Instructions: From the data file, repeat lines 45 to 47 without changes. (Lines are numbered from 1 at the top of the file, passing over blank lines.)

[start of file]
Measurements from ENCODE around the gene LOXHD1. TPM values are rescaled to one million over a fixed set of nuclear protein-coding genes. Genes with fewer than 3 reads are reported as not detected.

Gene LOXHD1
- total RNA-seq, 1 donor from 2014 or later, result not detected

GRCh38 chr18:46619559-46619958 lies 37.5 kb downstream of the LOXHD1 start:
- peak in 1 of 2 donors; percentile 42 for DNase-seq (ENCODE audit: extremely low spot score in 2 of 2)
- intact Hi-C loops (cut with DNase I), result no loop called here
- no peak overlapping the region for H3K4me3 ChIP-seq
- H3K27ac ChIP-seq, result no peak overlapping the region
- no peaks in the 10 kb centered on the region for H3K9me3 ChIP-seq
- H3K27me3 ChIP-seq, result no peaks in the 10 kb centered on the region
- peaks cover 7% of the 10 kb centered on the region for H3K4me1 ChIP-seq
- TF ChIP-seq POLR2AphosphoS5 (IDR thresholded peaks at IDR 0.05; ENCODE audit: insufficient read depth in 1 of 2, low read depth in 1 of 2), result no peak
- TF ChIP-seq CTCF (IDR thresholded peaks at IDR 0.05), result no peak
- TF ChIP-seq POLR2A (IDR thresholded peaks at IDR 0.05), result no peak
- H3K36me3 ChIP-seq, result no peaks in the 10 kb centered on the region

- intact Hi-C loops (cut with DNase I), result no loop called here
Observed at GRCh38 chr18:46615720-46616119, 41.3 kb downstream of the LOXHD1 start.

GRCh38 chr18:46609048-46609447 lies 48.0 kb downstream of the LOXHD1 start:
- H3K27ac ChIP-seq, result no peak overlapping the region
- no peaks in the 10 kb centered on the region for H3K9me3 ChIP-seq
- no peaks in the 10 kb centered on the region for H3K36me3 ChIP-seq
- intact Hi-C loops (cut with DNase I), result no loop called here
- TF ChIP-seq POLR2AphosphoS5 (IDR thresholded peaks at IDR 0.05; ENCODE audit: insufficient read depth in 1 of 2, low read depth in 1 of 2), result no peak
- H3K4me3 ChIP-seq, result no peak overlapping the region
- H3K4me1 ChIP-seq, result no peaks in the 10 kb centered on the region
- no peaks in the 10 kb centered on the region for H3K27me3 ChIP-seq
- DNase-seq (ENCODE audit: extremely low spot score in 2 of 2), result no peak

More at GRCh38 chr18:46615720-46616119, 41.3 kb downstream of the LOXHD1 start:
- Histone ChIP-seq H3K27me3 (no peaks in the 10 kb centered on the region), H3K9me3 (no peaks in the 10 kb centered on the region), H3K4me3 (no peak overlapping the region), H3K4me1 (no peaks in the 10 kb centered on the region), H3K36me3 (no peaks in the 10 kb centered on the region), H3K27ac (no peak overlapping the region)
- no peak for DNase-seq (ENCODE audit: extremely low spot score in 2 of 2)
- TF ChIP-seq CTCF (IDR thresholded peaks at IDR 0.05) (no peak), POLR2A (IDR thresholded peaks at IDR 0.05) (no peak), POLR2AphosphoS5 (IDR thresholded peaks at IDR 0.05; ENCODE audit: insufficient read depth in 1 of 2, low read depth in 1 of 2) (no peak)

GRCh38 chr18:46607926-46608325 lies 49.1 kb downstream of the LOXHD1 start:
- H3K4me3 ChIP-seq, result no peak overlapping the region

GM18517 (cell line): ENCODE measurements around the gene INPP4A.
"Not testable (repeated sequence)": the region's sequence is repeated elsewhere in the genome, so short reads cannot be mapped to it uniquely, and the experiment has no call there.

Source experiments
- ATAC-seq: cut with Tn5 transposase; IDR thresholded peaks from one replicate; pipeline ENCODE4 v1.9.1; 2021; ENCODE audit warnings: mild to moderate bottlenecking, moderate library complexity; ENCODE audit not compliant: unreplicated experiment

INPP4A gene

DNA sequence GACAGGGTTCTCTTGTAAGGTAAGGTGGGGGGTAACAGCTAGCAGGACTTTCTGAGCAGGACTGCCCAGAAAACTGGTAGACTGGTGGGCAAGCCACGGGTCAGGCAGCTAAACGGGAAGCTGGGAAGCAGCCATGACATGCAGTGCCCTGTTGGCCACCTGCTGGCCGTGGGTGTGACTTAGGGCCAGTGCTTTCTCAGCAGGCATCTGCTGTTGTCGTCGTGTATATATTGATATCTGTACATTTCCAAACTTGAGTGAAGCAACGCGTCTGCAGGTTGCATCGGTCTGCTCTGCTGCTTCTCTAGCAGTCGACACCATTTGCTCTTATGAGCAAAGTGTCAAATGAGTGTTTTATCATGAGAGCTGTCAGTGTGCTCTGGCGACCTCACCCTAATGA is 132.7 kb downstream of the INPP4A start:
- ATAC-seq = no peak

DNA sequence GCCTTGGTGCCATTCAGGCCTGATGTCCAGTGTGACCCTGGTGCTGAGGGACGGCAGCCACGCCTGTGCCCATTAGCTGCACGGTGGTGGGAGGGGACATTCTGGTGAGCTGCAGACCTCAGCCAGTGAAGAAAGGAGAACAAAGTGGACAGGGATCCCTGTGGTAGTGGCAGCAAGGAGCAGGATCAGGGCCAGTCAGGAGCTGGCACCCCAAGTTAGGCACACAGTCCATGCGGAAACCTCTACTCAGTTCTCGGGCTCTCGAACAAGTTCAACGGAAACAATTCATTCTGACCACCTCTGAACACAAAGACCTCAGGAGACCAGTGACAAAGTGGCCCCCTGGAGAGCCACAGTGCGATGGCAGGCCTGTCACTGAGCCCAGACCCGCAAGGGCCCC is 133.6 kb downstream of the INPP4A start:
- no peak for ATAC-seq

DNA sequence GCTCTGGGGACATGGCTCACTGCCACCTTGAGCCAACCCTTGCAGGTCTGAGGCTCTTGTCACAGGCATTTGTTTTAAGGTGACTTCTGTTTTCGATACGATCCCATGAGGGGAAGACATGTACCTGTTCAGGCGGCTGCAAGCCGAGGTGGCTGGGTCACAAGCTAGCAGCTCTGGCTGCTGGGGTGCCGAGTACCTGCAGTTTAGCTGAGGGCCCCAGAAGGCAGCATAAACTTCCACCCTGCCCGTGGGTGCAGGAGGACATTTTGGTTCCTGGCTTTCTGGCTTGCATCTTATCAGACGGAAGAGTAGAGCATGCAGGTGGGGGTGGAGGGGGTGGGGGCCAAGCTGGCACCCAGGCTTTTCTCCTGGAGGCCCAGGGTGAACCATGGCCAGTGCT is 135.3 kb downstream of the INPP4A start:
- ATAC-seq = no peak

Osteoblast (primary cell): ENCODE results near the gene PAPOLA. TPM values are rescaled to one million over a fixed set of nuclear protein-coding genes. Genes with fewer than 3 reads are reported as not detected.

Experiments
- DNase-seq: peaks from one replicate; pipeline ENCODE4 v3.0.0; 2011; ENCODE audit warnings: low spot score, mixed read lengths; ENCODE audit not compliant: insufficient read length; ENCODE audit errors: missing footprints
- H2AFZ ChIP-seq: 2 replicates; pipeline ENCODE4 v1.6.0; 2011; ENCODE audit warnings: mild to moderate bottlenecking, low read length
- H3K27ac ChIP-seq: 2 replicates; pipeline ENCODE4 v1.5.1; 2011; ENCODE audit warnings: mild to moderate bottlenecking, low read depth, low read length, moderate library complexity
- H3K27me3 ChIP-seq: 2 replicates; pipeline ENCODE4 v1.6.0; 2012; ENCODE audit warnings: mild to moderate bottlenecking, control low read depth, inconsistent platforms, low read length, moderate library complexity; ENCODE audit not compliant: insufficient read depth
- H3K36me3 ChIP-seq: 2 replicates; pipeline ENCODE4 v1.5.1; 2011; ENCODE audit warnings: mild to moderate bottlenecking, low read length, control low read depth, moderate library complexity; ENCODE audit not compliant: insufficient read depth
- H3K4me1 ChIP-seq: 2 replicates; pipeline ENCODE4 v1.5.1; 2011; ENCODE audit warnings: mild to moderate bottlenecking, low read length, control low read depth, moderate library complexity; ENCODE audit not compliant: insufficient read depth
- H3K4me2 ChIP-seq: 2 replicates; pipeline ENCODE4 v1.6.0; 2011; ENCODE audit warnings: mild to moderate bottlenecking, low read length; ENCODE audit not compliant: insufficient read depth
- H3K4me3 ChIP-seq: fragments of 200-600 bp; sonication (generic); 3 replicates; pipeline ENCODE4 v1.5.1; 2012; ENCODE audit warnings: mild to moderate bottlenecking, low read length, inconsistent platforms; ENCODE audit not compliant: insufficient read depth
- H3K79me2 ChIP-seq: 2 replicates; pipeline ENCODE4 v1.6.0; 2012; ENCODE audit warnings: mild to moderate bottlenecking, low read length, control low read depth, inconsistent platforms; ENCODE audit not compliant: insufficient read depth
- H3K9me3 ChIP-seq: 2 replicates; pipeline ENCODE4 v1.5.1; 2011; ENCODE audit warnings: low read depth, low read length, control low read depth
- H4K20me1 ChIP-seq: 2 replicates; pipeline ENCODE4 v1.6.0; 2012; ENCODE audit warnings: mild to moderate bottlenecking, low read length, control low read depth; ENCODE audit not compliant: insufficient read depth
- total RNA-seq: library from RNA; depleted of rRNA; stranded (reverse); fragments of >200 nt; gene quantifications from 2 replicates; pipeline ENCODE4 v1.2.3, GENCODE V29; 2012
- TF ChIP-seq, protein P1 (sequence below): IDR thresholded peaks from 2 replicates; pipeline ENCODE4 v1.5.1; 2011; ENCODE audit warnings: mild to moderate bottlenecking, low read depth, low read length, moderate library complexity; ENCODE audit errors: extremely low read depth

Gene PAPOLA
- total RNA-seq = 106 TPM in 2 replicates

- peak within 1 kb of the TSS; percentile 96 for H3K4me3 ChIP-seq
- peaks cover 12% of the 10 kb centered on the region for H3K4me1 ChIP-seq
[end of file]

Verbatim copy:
Osteoblast (primary cell): ENCODE results near the gene PAPOLA. TPM values are rescaled to one million over a fixed set of nuclear protein-coding genes. Genes with fewer than 3 reads are reported as not detected.

Experiments
- DNase-seq: peaks from one replicate; pipeline ENCODE4 v3.0.0; 2011; ENCODE audit warnings: low spot score, mixed read lengths; ENCODE audit not compliant: insufficient read length; ENCODE audit errors: missing footprints